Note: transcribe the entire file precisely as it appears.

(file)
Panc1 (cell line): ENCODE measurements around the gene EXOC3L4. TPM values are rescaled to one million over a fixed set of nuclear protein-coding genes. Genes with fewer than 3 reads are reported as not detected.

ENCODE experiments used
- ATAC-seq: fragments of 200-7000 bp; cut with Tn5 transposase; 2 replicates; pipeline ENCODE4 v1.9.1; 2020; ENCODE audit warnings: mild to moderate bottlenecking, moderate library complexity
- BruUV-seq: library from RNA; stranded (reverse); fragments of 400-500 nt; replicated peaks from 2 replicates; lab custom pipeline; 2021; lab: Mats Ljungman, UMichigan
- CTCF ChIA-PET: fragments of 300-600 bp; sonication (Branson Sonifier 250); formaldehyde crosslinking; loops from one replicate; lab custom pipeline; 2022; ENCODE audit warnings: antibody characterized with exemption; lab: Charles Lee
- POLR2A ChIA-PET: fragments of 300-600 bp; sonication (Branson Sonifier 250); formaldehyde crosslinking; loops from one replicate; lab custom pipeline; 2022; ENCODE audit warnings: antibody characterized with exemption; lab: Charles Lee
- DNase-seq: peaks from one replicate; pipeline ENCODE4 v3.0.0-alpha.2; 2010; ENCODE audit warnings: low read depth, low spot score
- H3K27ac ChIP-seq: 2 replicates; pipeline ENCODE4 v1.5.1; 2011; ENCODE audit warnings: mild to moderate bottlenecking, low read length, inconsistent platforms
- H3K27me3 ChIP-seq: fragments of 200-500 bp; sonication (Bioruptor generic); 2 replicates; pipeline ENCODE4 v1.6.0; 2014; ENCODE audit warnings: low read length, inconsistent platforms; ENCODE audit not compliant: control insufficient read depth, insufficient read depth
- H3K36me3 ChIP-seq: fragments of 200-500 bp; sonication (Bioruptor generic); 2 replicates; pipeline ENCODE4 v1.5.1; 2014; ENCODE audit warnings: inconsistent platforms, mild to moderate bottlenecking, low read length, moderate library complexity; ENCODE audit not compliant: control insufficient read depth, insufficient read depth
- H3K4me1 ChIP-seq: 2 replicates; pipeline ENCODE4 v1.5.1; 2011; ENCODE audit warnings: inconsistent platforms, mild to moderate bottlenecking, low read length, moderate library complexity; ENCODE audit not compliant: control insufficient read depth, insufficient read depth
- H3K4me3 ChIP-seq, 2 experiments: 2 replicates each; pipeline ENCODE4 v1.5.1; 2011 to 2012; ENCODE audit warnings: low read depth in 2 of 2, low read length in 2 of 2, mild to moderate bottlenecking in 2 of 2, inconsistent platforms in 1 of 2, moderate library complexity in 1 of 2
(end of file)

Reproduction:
Panc1 (cell line): ENCODE measurements around the gene EXOC3L4. TPM values are rescaled to one million over a fixed set of nuclear protein-coding genes. Genes with fewer than 3 reads are reported as not detected.

ENCODE experiments used
- ATAC-seq: fragments of 200-7000 bp; cut with Tn5 transposase; 2 replicates; pipeline ENCODE4 v1.9.1; 2020; ENCODE audit warnings: mild to moderate bottlenecking, moderate library complexity
- BruUV-seq: library from RNA; stranded (reverse); fragments of 400-500 nt; replicated peaks from 2 replicates; lab custom pipeline; 2021; lab: Mats Ljungman, UMichigan
- CTCF ChIA-PET: fragments of 300-600 bp; sonication (Branson Sonifier 250); formaldehyde crosslinking; loops from one replicate; lab custom pipeline; 2022; ENCODE audit warnings: antibody characterized with exemption; lab: Charles Lee
- POLR2A ChIA-PET: fragments of 300-600 bp; sonication (Branson Sonifier 250); formaldehyde crosslinking; loops from one replicate; lab custom pipeline; 2022; ENCODE audit warnings: antibody characterized with exemption; lab: Charles Lee
- DNase-seq: peaks from one replicate; pipeline ENCODE4 v3.0.0-alpha.2; 2010; ENCODE audit warnings: low read depth, low spot score
- H3K27ac ChIP-seq: 2 replicates; pipeline ENCODE4 v1.5.1; 2011; ENCODE audit warnings: mild to moderate bottlenecking, low read length, inconsistent platforms
- H3K27me3 ChIP-seq: fragments of 200-500 bp; sonication (Bioruptor generic); 2 replicates; pipeline ENCODE4 v1.6.0; 2014; ENCODE audit warnings: low read length, inconsistent platforms; ENCODE audit not compliant: control insufficient read depth, insufficient read depth
- H3K36me3 ChIP-seq: fragments of 200-500 bp; sonication (Bioruptor generic); 2 replicates; pipeline ENCODE4 v1.5.1; 2014; ENCODE audit warnings: inconsistent platforms, mild to moderate bottlenecking, low read length, moderate library complexity; ENCODE audit not compliant: control insufficient read depth, insufficient read depth
- H3K4me1 ChIP-seq: 2 replicates; pipeline ENCODE4 v1.5.1; 2011; ENCODE audit warnings: inconsistent platforms, mild to moderate bottlenecking, low read length, moderate library complexity; ENCODE audit not compliant: control insufficient read depth, insufficient read depth
- H3K4me3 ChIP-seq, 2 experiments: 2 replicates each; pipeline ENCODE4 v1.5.1; 2011 to 2012; ENCODE audit warnings: low read depth in 2 of 2, low read length in 2 of 2, mild to moderate bottlenecking in 2 of 2, inconsistent platforms in 1 of 2, moderate library complexity in 1 of 2